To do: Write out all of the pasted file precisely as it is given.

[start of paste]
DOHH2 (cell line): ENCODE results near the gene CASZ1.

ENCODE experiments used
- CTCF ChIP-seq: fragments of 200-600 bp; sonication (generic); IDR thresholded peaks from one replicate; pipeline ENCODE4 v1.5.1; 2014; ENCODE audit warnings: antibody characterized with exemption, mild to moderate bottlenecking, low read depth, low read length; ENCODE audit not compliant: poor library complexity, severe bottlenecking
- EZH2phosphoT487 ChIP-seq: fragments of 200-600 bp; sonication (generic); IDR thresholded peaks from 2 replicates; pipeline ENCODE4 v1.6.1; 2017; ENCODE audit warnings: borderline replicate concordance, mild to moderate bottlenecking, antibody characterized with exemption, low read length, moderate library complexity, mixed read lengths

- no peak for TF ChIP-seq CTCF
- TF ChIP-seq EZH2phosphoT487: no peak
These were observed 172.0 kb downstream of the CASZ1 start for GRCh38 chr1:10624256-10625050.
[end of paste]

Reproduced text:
DOHH2 (cell line): ENCODE results near the gene CASZ1.

ENCODE experiments used
- CTCF ChIP-seq: fragments of 200-600 bp; sonication (generic); IDR thresholded peaks from one replicate; pipeline ENCODE4 v1.5.1; 2014; ENCODE audit warnings: antibody characterized with exemption, mild to moderate bottlenecking, low read depth, low read length; ENCODE audit not compliant: poor library complexity, severe bottlenecking
- EZH2phosphoT487 ChIP-seq: fragments of 200-600 bp; sonication (generic); IDR thresholded peaks from 2 replicates; pipeline ENCODE4 v1.6.1; 2017; ENCODE audit warnings: borderline replicate concordance, mild to moderate bottlenecking, antibody characterized with exemption, low read length, moderate library complexity, mixed read lengths

- no peak for TF ChIP-seq CTCF
- TF ChIP-seq EZH2phosphoT487: no peak
These were observed 172.0 kb downstream of the CASZ1 start for GRCh38 chr1:10624256-10625050.